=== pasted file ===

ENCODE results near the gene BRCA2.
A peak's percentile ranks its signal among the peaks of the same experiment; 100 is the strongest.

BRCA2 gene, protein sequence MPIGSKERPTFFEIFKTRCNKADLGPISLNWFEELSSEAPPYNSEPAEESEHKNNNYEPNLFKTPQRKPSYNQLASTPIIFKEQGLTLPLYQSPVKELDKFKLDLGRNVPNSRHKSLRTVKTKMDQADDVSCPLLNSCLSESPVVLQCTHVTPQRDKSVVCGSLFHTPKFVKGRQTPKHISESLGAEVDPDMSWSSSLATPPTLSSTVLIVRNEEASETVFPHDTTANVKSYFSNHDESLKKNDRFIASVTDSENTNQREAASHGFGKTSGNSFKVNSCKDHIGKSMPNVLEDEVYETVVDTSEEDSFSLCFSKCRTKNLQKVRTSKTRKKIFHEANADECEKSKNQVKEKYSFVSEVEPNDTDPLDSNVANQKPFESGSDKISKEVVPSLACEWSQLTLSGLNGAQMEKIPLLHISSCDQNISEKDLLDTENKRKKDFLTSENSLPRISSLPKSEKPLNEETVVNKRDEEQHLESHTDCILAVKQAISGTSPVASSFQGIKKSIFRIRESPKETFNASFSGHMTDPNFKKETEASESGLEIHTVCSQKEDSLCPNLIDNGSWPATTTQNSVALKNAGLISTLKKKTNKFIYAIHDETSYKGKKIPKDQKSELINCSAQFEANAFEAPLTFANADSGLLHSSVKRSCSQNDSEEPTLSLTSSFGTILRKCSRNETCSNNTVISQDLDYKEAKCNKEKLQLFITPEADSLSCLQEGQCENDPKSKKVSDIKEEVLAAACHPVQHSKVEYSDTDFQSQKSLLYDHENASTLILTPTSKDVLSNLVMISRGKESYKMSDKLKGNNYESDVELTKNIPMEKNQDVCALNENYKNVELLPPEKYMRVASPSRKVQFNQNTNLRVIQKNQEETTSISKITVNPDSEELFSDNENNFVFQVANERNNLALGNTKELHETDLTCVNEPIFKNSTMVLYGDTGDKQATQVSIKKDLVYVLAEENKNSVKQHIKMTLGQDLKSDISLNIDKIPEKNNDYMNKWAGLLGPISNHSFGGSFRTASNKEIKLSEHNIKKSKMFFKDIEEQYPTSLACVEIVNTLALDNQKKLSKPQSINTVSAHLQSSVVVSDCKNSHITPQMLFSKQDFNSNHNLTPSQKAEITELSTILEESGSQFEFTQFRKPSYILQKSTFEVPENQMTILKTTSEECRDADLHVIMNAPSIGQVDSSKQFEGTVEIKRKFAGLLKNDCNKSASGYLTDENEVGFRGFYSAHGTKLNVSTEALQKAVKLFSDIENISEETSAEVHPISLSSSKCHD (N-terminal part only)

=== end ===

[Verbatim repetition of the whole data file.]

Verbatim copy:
ENCODE results near the gene BRCA2.
A peak's percentile ranks its signal among the peaks of the same experiment; 100 is the strongest.

BRCA2 gene, protein sequence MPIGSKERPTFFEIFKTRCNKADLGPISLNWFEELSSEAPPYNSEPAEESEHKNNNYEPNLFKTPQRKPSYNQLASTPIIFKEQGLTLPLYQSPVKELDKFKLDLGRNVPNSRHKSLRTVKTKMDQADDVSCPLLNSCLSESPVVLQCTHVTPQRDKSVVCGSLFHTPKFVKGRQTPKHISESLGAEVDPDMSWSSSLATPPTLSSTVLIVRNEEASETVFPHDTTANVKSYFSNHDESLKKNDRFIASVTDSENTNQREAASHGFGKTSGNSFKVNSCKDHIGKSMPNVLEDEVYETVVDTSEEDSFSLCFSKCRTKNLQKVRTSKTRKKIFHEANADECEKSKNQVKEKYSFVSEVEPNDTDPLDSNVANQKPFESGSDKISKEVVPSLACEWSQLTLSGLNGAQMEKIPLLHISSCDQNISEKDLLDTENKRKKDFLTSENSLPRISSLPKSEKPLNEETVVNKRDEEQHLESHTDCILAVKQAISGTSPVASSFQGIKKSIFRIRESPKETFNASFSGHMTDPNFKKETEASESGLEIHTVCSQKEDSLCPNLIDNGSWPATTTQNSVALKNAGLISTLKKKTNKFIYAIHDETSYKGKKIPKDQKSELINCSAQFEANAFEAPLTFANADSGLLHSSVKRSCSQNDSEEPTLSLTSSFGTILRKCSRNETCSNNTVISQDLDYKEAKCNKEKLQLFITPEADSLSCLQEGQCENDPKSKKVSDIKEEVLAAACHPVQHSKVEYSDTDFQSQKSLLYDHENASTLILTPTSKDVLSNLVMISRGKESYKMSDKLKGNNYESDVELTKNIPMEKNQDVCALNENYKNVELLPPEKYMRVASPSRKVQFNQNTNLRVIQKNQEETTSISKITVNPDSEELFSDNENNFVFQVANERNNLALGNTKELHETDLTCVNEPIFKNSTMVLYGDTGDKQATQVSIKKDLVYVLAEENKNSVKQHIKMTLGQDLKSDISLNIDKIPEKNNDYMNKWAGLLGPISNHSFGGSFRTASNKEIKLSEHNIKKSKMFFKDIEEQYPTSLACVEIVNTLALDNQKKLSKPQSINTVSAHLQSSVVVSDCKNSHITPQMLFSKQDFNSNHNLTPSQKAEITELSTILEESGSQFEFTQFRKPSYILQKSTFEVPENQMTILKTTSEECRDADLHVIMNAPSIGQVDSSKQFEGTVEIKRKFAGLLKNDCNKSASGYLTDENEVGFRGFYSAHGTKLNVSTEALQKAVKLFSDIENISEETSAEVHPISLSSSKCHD (N-terminal part only)